A recent report issued by the Asset Based Finance Association (ABFA) revealed that small businesses in the UK have to wait far longer for their invoices to be paid than larger firms do.

On average, they wait 23 days extra for payment than bigger companies. Firms with a turnover of less than £1m waited 71 days on average before they received payment. This is a full week longer when compared to figures from 2006.

Companies that had a turnover of £500m are now paid the fastest. They only had to wait 48 days on average to be paid.

This is part of a growing trend, with many of the large multinationals negotiating longer payment terms with their suppliers. The majority of those suppliers are small and medium-sized enterprises (SMEs).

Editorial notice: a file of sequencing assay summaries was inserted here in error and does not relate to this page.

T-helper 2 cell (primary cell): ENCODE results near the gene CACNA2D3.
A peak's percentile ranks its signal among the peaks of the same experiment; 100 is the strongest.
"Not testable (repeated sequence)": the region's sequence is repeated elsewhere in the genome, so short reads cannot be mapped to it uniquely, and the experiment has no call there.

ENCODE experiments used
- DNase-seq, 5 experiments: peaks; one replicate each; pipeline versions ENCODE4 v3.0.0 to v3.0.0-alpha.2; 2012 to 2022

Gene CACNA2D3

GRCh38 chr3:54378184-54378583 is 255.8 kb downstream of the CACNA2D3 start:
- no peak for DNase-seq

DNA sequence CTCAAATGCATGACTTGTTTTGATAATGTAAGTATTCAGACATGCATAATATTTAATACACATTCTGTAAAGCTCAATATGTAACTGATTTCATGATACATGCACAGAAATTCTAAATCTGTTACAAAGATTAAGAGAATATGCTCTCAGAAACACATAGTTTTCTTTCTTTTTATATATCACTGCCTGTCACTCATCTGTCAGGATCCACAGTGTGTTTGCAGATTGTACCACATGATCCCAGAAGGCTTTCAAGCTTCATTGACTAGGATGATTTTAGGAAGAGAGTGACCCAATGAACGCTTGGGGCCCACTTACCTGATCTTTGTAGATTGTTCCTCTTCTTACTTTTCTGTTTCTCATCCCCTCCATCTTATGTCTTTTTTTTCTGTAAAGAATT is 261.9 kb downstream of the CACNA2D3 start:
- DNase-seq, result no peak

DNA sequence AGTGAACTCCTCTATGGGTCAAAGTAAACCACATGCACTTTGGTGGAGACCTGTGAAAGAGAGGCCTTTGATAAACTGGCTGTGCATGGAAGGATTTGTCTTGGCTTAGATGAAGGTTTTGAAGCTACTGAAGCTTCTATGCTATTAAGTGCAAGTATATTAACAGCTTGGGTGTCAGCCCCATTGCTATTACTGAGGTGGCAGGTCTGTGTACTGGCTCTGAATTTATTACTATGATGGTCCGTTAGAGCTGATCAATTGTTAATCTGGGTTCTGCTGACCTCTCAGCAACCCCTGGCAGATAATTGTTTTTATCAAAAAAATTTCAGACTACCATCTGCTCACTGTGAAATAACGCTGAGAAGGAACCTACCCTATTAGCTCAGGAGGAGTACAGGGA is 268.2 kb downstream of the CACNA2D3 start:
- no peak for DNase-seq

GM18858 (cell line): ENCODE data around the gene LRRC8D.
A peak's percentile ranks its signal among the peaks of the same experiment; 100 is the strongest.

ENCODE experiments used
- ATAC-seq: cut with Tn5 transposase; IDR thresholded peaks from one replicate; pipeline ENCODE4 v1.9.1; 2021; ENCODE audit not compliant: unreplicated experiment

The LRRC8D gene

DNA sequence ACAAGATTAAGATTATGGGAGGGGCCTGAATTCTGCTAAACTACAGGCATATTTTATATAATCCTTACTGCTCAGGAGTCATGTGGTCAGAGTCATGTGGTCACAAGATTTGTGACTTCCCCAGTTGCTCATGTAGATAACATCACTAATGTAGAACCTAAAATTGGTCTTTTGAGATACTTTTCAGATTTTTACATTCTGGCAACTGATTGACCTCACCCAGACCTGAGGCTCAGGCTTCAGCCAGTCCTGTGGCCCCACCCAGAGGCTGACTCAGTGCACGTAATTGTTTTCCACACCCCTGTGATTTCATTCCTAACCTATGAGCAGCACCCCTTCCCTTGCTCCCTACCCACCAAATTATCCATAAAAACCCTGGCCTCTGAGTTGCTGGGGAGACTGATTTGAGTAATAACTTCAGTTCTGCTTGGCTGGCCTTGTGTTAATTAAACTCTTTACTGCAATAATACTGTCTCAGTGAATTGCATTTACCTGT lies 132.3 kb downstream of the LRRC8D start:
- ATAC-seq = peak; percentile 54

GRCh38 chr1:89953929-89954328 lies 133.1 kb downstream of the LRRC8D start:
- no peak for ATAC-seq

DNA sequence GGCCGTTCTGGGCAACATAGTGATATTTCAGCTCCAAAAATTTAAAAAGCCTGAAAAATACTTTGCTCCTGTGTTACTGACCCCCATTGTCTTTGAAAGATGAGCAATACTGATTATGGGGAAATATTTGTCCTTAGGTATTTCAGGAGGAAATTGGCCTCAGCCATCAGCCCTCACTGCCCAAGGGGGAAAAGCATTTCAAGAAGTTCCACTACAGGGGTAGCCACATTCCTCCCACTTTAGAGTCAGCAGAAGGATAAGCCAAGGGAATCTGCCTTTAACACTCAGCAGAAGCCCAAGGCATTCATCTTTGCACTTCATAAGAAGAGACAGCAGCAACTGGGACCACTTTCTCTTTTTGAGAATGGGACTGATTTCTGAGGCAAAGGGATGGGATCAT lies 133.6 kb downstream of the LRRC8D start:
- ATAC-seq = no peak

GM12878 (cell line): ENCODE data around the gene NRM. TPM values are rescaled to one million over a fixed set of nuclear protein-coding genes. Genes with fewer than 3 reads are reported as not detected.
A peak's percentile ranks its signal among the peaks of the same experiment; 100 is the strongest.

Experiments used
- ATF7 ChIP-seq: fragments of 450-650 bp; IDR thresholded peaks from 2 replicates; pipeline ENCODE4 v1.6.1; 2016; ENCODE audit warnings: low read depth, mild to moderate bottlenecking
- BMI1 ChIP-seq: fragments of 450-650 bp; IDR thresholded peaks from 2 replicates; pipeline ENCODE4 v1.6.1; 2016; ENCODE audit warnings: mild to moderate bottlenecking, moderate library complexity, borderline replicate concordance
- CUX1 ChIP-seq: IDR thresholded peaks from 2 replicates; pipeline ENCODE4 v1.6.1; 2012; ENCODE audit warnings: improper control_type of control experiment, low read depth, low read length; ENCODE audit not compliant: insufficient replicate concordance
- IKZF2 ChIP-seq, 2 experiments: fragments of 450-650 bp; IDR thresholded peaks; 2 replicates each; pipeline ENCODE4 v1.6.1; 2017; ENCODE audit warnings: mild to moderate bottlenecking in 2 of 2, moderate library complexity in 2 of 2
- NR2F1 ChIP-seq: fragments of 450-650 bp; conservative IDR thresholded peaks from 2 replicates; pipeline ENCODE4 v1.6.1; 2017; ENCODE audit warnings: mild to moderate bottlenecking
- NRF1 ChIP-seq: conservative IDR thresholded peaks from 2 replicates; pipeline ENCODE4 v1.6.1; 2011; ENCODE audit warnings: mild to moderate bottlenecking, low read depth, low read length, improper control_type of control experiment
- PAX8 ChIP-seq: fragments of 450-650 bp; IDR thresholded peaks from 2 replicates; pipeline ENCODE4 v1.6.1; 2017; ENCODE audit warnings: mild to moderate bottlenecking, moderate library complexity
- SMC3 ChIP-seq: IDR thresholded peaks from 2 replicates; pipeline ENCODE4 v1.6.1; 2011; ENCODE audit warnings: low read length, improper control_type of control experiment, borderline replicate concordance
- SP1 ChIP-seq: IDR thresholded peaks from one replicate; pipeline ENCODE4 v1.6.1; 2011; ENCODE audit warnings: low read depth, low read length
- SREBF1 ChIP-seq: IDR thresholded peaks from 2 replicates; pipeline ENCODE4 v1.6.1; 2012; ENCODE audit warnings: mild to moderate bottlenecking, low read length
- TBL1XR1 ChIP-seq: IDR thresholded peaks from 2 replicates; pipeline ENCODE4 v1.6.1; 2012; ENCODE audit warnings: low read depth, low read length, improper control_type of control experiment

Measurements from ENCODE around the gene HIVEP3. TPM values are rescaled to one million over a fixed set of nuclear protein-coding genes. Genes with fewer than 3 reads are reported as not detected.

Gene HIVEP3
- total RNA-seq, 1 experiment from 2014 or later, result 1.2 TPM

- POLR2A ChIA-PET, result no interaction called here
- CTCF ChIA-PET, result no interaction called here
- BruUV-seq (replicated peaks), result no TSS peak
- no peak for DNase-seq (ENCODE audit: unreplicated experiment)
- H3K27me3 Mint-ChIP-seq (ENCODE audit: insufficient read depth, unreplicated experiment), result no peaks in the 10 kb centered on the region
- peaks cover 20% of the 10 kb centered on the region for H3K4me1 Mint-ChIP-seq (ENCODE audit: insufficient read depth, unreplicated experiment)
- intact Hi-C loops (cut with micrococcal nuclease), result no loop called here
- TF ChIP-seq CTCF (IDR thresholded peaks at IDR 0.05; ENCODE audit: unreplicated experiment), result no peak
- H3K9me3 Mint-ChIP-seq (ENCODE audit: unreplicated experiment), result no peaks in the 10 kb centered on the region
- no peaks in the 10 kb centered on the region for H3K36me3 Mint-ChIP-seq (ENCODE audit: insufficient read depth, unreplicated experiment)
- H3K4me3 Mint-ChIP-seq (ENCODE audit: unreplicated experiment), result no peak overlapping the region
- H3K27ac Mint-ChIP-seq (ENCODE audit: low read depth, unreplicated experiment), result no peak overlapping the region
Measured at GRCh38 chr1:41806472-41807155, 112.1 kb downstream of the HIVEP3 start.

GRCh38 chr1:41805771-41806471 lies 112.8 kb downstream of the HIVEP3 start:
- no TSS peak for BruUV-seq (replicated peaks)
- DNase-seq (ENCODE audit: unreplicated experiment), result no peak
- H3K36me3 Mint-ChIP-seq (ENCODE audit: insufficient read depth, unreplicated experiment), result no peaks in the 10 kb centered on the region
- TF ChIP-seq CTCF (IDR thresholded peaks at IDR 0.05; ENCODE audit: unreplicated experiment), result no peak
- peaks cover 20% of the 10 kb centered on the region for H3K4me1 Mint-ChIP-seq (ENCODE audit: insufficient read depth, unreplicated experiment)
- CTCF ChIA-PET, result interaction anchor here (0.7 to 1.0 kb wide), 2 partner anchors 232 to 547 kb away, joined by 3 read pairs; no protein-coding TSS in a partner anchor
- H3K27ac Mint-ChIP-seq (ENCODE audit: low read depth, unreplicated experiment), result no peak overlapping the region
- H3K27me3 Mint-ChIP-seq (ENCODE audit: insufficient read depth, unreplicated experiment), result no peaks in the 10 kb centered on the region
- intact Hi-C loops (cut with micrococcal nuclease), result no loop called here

In 2008, the government introduced The Prompt Payment Code, with nearly 1,700 UK firms having signed up.

However, the code only asks organisations to pay their suppliers according to their contract and not to delay payment beyond that point. It does not stop firms from negotiating longer payment terms at the end of the contract period. In addition, the code is not legally binding.

More and more SMEs have little choice but to wait longer for payment, even if that causes them cash flow issues. For many SMEs, asset finance is bridging the gap by allowing them to secure short-term loans. This allows them to buy the stock that they need to fulfil the next order. Many are using firms like DJB, who are independent and use a range of different funders to provide businesses with capital.

Witten by Mike on